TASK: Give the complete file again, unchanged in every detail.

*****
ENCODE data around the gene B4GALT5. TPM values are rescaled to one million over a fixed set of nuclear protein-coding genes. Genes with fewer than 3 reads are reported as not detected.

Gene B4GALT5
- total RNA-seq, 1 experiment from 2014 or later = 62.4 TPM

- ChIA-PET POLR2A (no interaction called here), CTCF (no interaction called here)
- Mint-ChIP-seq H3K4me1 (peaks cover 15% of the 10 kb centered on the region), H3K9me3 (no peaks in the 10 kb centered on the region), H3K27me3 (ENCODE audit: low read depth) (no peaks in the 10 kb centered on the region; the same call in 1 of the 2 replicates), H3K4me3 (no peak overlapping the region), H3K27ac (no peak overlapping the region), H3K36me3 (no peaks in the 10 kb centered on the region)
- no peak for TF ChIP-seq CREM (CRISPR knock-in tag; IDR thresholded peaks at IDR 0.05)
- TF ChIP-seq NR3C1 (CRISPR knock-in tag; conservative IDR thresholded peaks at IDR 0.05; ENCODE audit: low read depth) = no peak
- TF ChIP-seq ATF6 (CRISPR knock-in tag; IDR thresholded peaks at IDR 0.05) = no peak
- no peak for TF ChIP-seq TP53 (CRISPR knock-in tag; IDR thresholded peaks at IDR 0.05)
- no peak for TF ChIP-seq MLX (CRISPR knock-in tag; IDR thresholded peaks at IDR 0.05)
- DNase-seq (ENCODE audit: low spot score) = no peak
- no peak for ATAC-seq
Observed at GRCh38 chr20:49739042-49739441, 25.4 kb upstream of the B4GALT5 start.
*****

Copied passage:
ENCODE data around the gene B4GALT5. TPM values are rescaled to one million over a fixed set of nuclear protein-coding genes. Genes with fewer than 3 reads are reported as not detected.

Gene B4GALT5
- total RNA-seq, 1 experiment from 2014 or later = 62.4 TPM

- ChIA-PET POLR2A (no interaction called here), CTCF (no interaction called here)
- Mint-ChIP-seq H3K4me1 (peaks cover 15% of the 10 kb centered on the region), H3K9me3 (no peaks in the 10 kb centered on the region), H3K27me3 (ENCODE audit: low read depth) (no peaks in the 10 kb centered on the region; the same call in 1 of the 2 replicates), H3K4me3 (no peak overlapping the region), H3K27ac (no peak overlapping the region), H3K36me3 (no peaks in the 10 kb centered on the region)
- no peak for TF ChIP-seq CREM (CRISPR knock-in tag; IDR thresholded peaks at IDR 0.05)
- TF ChIP-seq NR3C1 (CRISPR knock-in tag; conservative IDR thresholded peaks at IDR 0.05; ENCODE audit: low read depth) = no peak
- TF ChIP-seq ATF6 (CRISPR knock-in tag; IDR thresholded peaks at IDR 0.05) = no peak
- no peak for TF ChIP-seq TP53 (CRISPR knock-in tag; IDR thresholded peaks at IDR 0.05)
- no peak for TF ChIP-seq MLX (CRISPR knock-in tag; IDR thresholded peaks at IDR 0.05)
- DNase-seq (ENCODE audit: low spot score) = no peak
- no peak for ATAC-seq
Observed at GRCh38 chr20:49739042-49739441, 25.4 kb upstream of the B4GALT5 start.